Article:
The best thing I can say about Wagner’s book is that I wanted to reread Birthday Letters. I don’t find Ted Hughes to be a particularly skillful wordsmith – certainly industrious (due to his long career), but after my first reading of Birthday Letters, I thought his writing immature, desperate, and dull. (And honestly, I was befuddled by the rave reviews. I even thought I could have written better. And within a week.) But with the addition of Wagner’s criticism, I tried to appreciate Ted Hughes’s point of view.

Ariel's Gift left me ambivalent. I appreciated Wagner’s attempt to be fair to both Ted Hughes and Sylvia Plath. But Wagner didn’t make any definite statements. There were tentative observations, and the book was one onerous pondering.
MOQ
was not aware that this would be a library book. Some of the photo pages have fallen out but otherwise an excellent read!
Olelifan
Ariel's Gift should interest anyone who likes Ted Hughes's and/or Sylvia Plath's work. The author, Erica Wagner, is a London Times journalist who edited some of the poems in Hughes's cycle about his marriage with Plath-- Birthday Letters-- when the Times published them in 1998. She provides a lucid, fair-minded commentary on one of the twentieth century's most complicated and controversial literary phenomena. She doesn't "take sides" on their marriage and its tragic consequences, although, since she is mainly commenting on Hughes's version of it, she tends to see things through his eyes. But she is well-versed in Plath's work, and not afraid to question Hughes's view of events.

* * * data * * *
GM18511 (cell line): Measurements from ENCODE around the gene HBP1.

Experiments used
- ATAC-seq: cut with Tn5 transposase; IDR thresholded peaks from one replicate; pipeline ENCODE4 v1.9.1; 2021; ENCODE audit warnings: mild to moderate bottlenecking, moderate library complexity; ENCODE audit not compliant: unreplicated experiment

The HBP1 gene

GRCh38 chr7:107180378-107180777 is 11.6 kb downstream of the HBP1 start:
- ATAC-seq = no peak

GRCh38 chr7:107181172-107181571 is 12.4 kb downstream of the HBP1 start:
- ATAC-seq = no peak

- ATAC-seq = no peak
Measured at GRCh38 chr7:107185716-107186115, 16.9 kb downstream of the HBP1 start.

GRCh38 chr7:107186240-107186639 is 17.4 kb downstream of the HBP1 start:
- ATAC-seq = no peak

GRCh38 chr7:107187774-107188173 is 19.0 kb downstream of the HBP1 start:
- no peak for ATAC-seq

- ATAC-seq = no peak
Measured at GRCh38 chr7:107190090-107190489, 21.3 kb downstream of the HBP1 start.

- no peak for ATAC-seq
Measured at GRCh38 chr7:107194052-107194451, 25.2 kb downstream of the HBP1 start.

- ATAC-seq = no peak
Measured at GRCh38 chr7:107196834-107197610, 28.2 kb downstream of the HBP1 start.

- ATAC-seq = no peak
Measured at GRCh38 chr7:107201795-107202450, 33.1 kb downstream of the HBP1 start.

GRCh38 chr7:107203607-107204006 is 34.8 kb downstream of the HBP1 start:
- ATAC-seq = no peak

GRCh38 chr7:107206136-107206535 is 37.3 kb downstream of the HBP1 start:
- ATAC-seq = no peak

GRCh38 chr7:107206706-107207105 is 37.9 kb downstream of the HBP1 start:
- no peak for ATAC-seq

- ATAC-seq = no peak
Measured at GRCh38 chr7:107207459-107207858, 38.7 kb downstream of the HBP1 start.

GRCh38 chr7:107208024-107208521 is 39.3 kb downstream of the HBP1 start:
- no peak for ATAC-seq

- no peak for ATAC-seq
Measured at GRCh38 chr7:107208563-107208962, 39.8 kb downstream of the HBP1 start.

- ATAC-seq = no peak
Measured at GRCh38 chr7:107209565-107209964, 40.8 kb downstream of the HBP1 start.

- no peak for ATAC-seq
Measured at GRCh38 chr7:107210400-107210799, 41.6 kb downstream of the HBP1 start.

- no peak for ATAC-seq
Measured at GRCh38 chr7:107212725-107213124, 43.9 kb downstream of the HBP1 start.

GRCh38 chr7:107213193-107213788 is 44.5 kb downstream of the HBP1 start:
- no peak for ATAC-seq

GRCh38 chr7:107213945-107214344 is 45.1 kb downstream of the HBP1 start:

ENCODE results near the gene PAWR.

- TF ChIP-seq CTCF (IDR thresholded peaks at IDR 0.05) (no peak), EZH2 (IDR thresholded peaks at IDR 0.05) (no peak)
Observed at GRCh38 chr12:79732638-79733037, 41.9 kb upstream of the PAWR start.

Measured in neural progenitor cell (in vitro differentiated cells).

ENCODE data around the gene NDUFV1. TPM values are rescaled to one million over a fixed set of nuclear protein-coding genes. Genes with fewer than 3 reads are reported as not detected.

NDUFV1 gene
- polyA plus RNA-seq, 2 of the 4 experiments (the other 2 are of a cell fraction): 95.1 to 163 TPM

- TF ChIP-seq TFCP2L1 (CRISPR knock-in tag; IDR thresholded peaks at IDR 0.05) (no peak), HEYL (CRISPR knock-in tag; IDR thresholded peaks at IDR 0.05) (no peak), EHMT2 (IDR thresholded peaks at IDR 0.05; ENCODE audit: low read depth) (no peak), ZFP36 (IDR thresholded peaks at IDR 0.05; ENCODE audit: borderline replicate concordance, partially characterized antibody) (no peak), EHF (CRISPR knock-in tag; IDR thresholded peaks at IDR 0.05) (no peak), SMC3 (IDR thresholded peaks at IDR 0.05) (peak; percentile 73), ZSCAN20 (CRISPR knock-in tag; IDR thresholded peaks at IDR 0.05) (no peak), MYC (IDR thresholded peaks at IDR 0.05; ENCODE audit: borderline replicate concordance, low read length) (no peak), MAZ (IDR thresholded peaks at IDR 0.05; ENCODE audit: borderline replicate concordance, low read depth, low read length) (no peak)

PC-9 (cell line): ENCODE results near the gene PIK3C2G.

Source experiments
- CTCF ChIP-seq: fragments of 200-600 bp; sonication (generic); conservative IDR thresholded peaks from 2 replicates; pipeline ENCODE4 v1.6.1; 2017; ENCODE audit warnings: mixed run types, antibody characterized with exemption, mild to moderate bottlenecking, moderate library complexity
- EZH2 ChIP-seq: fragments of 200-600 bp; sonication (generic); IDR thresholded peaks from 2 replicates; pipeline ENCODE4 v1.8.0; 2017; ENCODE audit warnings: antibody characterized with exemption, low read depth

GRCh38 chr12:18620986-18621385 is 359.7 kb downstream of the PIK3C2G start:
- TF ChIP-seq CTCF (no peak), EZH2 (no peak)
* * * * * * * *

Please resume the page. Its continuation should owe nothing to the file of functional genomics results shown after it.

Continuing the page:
Readers will inevitably disagree with her on various things. I found her classification of their respective poetic characters-- Hughes the nature poet; Plath the feminist-mythologue-- conventionally over-simplistic. Plath had as much empathy for nature as Hughes, but less compulsion to control it; Hughes was certainly a mythologue and had a lot of sympathy for feminism, which rather frightened Plath because of her compulsion to be a wife and mother. Wagner also displays some confusion about American geography-- she places "Fishing Bridge," one of Birthday Letters' central poems, "in Wisconsin by the edge of Lake Superior" instead of at Yellowstone Lake in Yellowstone National Park where the actual Fishing Bridge is located.
Would Hughes and/or Plath have liked this book? They'd probably have liked it more than a lot of stuff that's been written about them. It's certainly one of the most perceptive and fair-minded studies of their poetic mythology, as opposed to the journalistic sensationalism that has parasitized it. It is too bad, and surprising, that Wagner's book hasn't got more attention-- it bridges the gap between popular and academic interest. Or perhaps not so surprising given the level of the journalistic sensationalism, which still gets a lot of attention.